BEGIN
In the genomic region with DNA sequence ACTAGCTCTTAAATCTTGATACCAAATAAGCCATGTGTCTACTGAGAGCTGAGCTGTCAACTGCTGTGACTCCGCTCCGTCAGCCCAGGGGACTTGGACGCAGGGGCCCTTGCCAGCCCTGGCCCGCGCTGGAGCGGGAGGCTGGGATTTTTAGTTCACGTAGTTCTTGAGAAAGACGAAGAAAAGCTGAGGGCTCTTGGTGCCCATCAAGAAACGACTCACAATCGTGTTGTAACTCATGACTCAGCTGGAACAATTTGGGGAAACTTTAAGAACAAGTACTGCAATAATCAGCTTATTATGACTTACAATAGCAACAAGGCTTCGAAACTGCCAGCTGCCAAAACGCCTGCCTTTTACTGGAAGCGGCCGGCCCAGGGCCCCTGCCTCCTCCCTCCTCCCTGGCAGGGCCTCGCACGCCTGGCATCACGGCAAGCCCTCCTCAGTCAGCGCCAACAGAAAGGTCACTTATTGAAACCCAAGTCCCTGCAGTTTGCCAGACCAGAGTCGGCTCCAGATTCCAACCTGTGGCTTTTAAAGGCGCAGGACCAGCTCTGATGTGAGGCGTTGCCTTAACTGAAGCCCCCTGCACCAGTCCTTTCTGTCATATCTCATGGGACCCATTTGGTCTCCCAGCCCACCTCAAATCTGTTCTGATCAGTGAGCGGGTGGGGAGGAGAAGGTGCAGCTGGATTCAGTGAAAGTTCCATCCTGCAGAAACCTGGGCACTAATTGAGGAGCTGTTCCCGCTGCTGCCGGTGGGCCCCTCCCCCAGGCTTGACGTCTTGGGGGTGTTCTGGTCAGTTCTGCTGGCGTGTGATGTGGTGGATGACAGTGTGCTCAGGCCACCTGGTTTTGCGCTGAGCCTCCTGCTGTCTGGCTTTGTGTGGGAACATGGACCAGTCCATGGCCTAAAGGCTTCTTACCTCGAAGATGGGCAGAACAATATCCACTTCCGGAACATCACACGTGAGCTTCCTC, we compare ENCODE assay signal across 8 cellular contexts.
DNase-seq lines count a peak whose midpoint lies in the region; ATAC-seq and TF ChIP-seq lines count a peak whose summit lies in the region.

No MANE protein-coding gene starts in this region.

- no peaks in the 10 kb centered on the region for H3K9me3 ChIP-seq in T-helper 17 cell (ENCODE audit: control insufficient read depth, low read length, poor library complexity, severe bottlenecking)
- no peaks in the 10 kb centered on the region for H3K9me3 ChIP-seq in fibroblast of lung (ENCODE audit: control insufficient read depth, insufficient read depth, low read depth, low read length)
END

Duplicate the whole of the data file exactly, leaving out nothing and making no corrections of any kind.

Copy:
In the genomic region with DNA sequence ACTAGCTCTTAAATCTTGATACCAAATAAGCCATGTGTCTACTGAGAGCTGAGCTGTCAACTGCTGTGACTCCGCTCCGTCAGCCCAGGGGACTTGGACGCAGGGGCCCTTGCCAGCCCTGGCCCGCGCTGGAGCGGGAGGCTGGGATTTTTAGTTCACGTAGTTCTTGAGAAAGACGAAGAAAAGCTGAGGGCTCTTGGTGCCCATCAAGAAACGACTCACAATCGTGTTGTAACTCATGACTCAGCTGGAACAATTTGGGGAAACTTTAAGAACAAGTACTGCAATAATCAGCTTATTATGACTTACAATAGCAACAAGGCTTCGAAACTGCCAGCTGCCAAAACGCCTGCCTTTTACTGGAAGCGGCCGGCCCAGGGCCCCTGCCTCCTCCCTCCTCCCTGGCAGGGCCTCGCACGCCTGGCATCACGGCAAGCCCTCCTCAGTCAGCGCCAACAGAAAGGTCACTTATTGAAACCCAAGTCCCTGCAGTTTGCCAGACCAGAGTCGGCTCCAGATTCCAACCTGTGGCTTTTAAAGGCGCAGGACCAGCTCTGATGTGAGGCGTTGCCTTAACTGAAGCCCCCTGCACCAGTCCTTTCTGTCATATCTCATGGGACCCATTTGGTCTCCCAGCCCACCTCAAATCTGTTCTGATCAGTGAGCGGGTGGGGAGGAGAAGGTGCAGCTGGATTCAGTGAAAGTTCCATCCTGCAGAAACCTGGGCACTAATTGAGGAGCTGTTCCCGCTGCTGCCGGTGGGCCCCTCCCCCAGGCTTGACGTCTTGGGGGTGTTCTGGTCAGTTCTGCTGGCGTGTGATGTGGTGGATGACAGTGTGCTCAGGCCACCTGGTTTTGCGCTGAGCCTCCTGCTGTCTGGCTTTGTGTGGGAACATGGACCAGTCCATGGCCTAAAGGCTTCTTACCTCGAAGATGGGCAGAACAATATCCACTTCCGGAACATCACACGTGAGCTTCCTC, we compare ENCODE assay signal across 8 cellular contexts.
DNase-seq lines count a peak whose midpoint lies in the region; ATAC-seq and TF ChIP-seq lines count a peak whose summit lies in the region.

No MANE protein-coding gene starts in this region.

- no peaks in the 10 kb centered on the region for H3K9me3 ChIP-seq in T-helper 17 cell (ENCODE audit: control insufficient read depth, low read length, poor library complexity, severe bottlenecking)
- no peaks in the 10 kb centered on the region for H3K9me3 ChIP-seq in fibroblast of lung (ENCODE audit: control insufficient read depth, insufficient read depth, low read depth, low read length)